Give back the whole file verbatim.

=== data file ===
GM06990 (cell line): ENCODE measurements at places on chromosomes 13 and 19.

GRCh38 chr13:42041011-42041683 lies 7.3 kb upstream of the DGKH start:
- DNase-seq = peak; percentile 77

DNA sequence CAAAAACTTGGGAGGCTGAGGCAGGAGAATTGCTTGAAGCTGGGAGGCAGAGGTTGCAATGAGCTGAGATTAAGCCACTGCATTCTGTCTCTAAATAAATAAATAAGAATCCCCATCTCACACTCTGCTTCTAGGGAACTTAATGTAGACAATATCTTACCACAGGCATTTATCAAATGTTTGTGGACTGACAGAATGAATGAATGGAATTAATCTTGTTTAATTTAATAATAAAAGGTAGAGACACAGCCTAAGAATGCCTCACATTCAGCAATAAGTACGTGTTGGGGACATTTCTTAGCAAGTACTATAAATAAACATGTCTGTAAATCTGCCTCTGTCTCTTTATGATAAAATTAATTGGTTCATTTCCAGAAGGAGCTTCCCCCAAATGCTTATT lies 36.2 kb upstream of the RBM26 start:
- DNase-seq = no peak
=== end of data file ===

GM06990 (cell line): ENCODE measurements at places on chromosomes 13 and 19.

GRCh38 chr13:42041011-42041683 lies 7.3 kb upstream of the DGKH start:
- DNase-seq = peak; percentile 77

DNA sequence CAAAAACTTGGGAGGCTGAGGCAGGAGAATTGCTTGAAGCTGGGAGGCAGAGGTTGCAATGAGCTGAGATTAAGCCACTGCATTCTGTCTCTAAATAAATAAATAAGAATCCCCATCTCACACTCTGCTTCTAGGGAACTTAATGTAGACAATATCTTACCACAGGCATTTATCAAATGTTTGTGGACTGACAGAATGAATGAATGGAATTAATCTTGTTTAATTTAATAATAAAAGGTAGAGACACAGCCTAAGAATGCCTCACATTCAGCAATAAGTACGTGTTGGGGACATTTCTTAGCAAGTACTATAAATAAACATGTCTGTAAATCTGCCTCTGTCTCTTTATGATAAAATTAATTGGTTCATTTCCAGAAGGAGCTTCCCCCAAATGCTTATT lies 36.2 kb upstream of the RBM26 start:
- DNase-seq = no peak